Wednesday, March 12, 2003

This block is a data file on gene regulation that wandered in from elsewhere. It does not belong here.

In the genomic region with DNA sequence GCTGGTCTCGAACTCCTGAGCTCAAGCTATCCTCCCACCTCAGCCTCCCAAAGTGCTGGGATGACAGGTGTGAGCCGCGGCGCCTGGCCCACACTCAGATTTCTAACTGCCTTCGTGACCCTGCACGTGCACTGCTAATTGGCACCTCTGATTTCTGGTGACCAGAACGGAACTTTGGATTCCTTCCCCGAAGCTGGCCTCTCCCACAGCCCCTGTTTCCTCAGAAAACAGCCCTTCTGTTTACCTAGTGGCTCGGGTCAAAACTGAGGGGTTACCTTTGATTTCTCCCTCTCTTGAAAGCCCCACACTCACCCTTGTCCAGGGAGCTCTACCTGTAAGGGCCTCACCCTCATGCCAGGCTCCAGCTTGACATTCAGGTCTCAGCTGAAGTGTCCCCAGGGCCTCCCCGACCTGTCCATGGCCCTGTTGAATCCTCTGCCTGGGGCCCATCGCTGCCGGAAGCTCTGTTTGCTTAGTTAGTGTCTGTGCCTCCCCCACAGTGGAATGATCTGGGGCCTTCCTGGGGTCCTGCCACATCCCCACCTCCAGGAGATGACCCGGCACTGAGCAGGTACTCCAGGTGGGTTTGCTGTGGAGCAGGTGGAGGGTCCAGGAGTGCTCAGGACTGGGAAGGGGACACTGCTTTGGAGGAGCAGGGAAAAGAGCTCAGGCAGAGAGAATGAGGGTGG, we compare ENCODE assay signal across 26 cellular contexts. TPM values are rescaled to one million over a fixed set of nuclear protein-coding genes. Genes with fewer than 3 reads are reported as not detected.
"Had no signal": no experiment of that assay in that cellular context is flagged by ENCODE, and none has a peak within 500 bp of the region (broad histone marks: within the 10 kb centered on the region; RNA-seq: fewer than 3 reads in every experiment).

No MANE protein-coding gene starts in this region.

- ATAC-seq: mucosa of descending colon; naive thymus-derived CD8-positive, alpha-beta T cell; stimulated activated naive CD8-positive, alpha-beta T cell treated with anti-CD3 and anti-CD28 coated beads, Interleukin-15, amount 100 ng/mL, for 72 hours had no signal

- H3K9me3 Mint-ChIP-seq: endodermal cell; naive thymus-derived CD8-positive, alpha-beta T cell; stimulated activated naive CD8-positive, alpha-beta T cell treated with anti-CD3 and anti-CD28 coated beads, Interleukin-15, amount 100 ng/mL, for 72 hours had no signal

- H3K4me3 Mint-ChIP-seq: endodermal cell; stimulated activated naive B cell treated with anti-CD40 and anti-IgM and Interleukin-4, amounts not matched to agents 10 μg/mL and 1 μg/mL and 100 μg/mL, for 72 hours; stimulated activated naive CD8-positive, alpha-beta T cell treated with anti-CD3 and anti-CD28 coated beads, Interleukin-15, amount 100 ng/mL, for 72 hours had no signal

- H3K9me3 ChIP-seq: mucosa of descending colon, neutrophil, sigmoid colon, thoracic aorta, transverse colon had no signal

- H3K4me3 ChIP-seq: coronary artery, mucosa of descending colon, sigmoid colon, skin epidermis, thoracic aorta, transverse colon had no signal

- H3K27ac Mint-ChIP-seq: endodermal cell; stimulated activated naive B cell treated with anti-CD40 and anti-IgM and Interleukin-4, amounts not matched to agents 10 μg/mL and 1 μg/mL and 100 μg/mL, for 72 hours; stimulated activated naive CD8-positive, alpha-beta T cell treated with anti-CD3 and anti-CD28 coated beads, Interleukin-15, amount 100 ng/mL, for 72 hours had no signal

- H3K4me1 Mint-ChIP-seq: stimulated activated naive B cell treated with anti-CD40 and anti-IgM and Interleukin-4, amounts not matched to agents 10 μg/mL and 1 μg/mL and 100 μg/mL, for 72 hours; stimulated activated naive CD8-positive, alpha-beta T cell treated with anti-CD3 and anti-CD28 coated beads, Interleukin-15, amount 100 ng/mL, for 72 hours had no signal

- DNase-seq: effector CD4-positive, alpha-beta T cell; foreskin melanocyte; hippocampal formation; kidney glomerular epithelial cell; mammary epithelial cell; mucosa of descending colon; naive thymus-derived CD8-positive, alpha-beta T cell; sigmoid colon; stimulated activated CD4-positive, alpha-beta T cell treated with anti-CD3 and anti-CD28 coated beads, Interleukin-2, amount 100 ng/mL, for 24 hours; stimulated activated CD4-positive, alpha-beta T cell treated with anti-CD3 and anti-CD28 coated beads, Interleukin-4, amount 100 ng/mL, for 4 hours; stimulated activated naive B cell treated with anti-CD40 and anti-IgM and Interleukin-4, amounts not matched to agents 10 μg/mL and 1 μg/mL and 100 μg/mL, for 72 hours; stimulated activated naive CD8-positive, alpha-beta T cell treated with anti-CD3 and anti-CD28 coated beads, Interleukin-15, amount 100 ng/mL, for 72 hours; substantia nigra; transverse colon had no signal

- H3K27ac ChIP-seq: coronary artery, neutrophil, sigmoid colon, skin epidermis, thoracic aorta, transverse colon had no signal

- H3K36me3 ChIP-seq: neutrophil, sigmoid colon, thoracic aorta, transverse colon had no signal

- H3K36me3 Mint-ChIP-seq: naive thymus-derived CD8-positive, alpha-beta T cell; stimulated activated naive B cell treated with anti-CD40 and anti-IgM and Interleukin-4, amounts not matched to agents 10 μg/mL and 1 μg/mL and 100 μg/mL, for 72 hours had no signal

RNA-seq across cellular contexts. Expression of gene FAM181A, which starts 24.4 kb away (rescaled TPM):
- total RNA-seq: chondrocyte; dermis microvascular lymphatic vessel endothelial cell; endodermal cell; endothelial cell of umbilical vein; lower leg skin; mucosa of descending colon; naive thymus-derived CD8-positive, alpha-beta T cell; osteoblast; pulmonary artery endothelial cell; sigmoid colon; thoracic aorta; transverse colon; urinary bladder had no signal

America had been putting up with the ongoing expansion of the corporation into American life since the end of World War II. It had been the money cow to the United States. But it had also been a filthy cow that gave off foul gases of mendacity and manipulation by an extreme emphasis on advertising. Put less into the product but kowtow to its marketing. Marketing was a beast and a force that succeeded in taking America away from most of us. It succeeded in making the world an uglier place to live in since the Second World War. One has only to cite fifty-story high-rise architecture as inspired in form as a Kleenex box with balconies, shopping malls encircled by low-level condominiums, superhighways with their vistas into the void; and, beneath it all, the pall of plastic, ubiquitous plastic, there to numb an infant's tactile senses, plastic, front-runner in the competition to see which new substance could make the world more disagreeable. To the degree that we have distributed this crud all over the globe, we were already wielding a species of world hegemony. We were exporting the all-pervasive aesthetic emptiness of the most powerful American corporations. There were no new cathedrals being built for the poor— only sixteen-story urban-renewal housing projects that sat on the soul like jail.